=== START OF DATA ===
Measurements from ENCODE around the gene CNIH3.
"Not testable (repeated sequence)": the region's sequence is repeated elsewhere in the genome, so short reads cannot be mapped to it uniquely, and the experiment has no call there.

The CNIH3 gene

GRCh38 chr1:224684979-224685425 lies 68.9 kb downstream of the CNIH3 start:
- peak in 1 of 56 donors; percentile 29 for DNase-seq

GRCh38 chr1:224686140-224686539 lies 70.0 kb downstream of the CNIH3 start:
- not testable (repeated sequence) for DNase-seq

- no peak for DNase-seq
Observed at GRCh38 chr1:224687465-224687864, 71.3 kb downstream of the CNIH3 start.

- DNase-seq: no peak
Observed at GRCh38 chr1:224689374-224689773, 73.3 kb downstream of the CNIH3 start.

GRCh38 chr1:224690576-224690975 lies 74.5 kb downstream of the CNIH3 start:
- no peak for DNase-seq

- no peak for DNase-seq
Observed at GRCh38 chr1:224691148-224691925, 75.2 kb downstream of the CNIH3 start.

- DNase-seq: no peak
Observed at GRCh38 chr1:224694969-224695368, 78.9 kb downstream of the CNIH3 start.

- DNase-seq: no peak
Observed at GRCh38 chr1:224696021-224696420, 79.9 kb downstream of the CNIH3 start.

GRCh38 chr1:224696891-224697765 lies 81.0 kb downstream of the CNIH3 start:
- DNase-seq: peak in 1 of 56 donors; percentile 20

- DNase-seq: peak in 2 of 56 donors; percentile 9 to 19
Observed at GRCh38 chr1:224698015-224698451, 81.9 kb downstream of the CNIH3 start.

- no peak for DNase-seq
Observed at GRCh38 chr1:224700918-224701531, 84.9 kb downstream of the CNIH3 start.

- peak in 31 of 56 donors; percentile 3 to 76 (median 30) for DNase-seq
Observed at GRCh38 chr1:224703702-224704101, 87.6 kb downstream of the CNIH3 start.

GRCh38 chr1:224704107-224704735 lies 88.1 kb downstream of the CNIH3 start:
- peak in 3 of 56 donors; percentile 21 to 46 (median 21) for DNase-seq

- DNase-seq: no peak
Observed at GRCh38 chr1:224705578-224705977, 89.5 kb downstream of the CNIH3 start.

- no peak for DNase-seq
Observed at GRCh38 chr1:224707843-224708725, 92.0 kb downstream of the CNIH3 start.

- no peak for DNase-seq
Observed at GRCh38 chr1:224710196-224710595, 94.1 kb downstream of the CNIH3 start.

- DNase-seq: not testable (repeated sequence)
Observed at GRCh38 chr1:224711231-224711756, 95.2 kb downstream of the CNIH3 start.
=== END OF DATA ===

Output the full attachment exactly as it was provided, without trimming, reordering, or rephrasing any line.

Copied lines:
Measurements from ENCODE around the gene CNIH3.
"Not testable (repeated sequence)": the region's sequence is repeated elsewhere in the genome, so short reads cannot be mapped to it uniquely, and the experiment has no call there.

The CNIH3 gene

GRCh38 chr1:224684979-224685425 lies 68.9 kb downstream of the CNIH3 start:
- peak in 1 of 56 donors; percentile 29 for DNase-seq

GRCh38 chr1:224686140-224686539 lies 70.0 kb downstream of the CNIH3 start:
- not testable (repeated sequence) for DNase-seq

- no peak for DNase-seq
Observed at GRCh38 chr1:224687465-224687864, 71.3 kb downstream of the CNIH3 start.

- DNase-seq: no peak
Observed at GRCh38 chr1:224689374-224689773, 73.3 kb downstream of the CNIH3 start.

GRCh38 chr1:224690576-224690975 lies 74.5 kb downstream of the CNIH3 start:
- no peak for DNase-seq

- no peak for DNase-seq
Observed at GRCh38 chr1:224691148-224691925, 75.2 kb downstream of the CNIH3 start.

- DNase-seq: no peak
Observed at GRCh38 chr1:224694969-224695368, 78.9 kb downstream of the CNIH3 start.

- DNase-seq: no peak
Observed at GRCh38 chr1:224696021-224696420, 79.9 kb downstream of the CNIH3 start.

GRCh38 chr1:224696891-224697765 lies 81.0 kb downstream of the CNIH3 start:
- DNase-seq: peak in 1 of 56 donors; percentile 20

- DNase-seq: peak in 2 of 56 donors; percentile 9 to 19
Observed at GRCh38 chr1:224698015-224698451, 81.9 kb downstream of the CNIH3 start.

- no peak for DNase-seq
Observed at GRCh38 chr1:224700918-224701531, 84.9 kb downstream of the CNIH3 start.

- peak in 31 of 56 donors; percentile 3 to 76 (median 30) for DNase-seq
Observed at GRCh38 chr1:224703702-224704101, 87.6 kb downstream of the CNIH3 start.

GRCh38 chr1:224704107-224704735 lies 88.1 kb downstream of the CNIH3 start:
- peak in 3 of 56 donors; percentile 21 to 46 (median 21) for DNase-seq

- DNase-seq: no peak
Observed at GRCh38 chr1:224705578-224705977, 89.5 kb downstream of the CNIH3 start.

- no peak for DNase-seq
Observed at GRCh38 chr1:224707843-224708725, 92.0 kb downstream of the CNIH3 start.

- no peak for DNase-seq
Observed at GRCh38 chr1:224710196-224710595, 94.1 kb downstream of the CNIH3 start.

- DNase-seq: not testable (repeated sequence)
Observed at GRCh38 chr1:224711231-224711756, 95.2 kb downstream of the CNIH3 start.